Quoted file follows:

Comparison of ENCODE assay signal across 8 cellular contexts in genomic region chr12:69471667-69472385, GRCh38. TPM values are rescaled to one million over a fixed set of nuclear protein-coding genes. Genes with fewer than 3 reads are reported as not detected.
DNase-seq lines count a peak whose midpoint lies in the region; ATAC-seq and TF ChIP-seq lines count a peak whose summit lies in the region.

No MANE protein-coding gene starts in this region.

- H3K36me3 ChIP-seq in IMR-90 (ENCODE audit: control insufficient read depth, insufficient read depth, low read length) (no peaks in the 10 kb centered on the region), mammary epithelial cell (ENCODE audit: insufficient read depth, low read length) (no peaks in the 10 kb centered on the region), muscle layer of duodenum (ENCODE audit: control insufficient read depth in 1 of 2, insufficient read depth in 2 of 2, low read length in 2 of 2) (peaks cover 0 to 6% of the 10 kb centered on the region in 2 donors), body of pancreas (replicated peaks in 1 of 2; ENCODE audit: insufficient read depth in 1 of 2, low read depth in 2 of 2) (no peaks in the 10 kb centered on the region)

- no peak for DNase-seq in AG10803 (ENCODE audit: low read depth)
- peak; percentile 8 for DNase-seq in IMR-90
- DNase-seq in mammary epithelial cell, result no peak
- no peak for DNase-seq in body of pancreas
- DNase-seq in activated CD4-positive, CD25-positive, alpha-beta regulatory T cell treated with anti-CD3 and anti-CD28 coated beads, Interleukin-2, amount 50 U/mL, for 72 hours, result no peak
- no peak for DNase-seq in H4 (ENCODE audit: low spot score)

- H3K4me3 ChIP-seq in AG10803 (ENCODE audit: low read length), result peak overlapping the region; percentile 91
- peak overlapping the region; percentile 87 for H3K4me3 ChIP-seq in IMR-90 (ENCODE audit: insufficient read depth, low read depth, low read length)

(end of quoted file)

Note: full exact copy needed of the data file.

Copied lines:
Comparison of ENCODE assay signal across 8 cellular contexts in genomic region chr12:69471667-69472385, GRCh38. TPM values are rescaled to one million over a fixed set of nuclear protein-coding genes. Genes with fewer than 3 reads are reported as not detected.
DNase-seq lines count a peak whose midpoint lies in the region; ATAC-seq and TF ChIP-seq lines count a peak whose summit lies in the region.

No MANE protein-coding gene starts in this region.

- H3K36me3 ChIP-seq in IMR-90 (ENCODE audit: control insufficient read depth, insufficient read depth, low read length) (no peaks in the 10 kb centered on the region), mammary epithelial cell (ENCODE audit: insufficient read depth, low read length) (no peaks in the 10 kb centered on the region), muscle layer of duodenum (ENCODE audit: control insufficient read depth in 1 of 2, insufficient read depth in 2 of 2, low read length in 2 of 2) (peaks cover 0 to 6% of the 10 kb centered on the region in 2 donors), body of pancreas (replicated peaks in 1 of 2; ENCODE audit: insufficient read depth in 1 of 2, low read depth in 2 of 2) (no peaks in the 10 kb centered on the region)

- no peak for DNase-seq in AG10803 (ENCODE audit: low read depth)
- peak; percentile 8 for DNase-seq in IMR-90
- DNase-seq in mammary epithelial cell, result no peak
- no peak for DNase-seq in body of pancreas
- DNase-seq in activated CD4-positive, CD25-positive, alpha-beta regulatory T cell treated with anti-CD3 and anti-CD28 coated beads, Interleukin-2, amount 50 U/mL, for 72 hours, result no peak
- no peak for DNase-seq in H4 (ENCODE audit: low spot score)

- H3K4me3 ChIP-seq in AG10803 (ENCODE audit: low read length), result peak overlapping the region; percentile 91
- peak overlapping the region; percentile 87 for H3K4me3 ChIP-seq in IMR-90 (ENCODE audit: insufficient read depth, low read depth, low read length)